NEWBERRY COUNTY — The tragedy on Friday in Connecticut has left many parents asking questions about the safety of the children as they returned to school Monday morning.
Newberry County Sheriff Lee Foster and School District of Newberry County Superintendent Bennie Bennett want to assure parents throughout Newberry County that their children are indeed safe as they attend school.
According to both men, Newberry County has received both state and national recognition for its partnerships, preparation, planning, and mitigation of critical incidents that might occur at schools.
“We have long understood that you cannot have Homeland Security without home town security,” said Newberry County Sheriff Lee Foster. “These events shock us to our very core because the attacker uses the thing we hold dear, our children, and a place we desire to feel safe, our schools, to create the greatest possible shock factor possible. We have joined forces with the school district, law enforcement, and public safety to say we are united in our love for our children and our commitment to keep them safe in every way possible.”
“It is impossible for our children to be educated, if they fear for their safety,” said Superintendent Bennie Bennett. “Our desire is to create an environment where every child has the potential to be successful and we understand that having a comprehensive safety plan that includes recognition of warning signs, controlling environmental factors like access points to the school, and planning our response to such an incident are absolutely a critical portion of creating that successful environment.”
There are school resource officers stationed at each high school and middle school in the county, and those officers do respond to the other campuses as certain situations might dictate.
Every school in the school district is required to practice at least one lock down drill a year, and at least once a year law enforcement officers across Newberry County conduct drills where they simulate responding to an active shooter in the school environment. In addition, the school district, law enforcement, and all aspects of public safety have developed a comprehensive response plan that encompasses all foreseeable aspects of an incident such as this.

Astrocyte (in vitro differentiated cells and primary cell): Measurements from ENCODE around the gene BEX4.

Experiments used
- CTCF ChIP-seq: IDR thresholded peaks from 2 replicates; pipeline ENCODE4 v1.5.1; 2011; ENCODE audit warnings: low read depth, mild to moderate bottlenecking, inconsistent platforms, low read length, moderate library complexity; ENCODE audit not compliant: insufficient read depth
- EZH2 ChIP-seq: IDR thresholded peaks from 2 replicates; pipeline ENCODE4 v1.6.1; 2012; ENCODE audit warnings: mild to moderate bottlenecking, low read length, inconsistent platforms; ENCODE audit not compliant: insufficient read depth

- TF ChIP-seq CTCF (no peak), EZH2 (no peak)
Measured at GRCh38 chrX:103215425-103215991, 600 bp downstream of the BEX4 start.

Training classes are taught by law enforcement officers not just on how to prepare and respond, but on the warning signs that someone might be ready to commit an act of violence.
“Many of the school shooters have shown significant warning signs that they were considering an act of violence,” said Major Todd Johnson of the Newberry County Sheriff’s Office, who is on the National Institute of Justice’s School Safety Technical Working Group. “In more than 80 percent of these shootings, the shooter had significantly alarmed someone they were close to; however, that person chose not to act. Early intervention is the key to stopping these acts from occurring.”
Johnson went on to say that on Friday in Oklahoma a student was about to carry out a similar attack on a school, but the attack was thwarted when a fellow student reported his unusual behavior and the school and law enforcement were able to intervene.
School and law enforcement officials are aware that parents send their most precious possession into the schools every day. By placing school resource officers on the campuses of middle and high schools, implementing comprehensive plans, practicing these plans; the citizens of Newberry County can rest assured that their trust is never taken lightly.
“May we prepare for the worst and pray for the best as we protect our children and prepare them for the future,” said Foster.